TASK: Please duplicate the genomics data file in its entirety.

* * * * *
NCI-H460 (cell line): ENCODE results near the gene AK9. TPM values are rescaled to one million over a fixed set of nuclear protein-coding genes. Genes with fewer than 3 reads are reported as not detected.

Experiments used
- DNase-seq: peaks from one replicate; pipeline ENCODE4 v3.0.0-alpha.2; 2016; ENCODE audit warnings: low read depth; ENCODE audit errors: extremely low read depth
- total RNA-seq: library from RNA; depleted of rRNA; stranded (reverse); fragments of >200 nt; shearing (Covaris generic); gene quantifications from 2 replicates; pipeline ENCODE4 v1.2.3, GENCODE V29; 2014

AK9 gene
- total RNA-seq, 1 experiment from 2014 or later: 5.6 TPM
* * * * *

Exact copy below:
NCI-H460 (cell line): ENCODE results near the gene AK9. TPM values are rescaled to one million over a fixed set of nuclear protein-coding genes. Genes with fewer than 3 reads are reported as not detected.

Experiments used
- DNase-seq: peaks from one replicate; pipeline ENCODE4 v3.0.0-alpha.2; 2016; ENCODE audit warnings: low read depth; ENCODE audit errors: extremely low read depth
- total RNA-seq: library from RNA; depleted of rRNA; stranded (reverse); fragments of >200 nt; shearing (Covaris generic); gene quantifications from 2 replicates; pipeline ENCODE4 v1.2.3, GENCODE V29; 2014

AK9 gene
- total RNA-seq, 1 experiment from 2014 or later: 5.6 TPM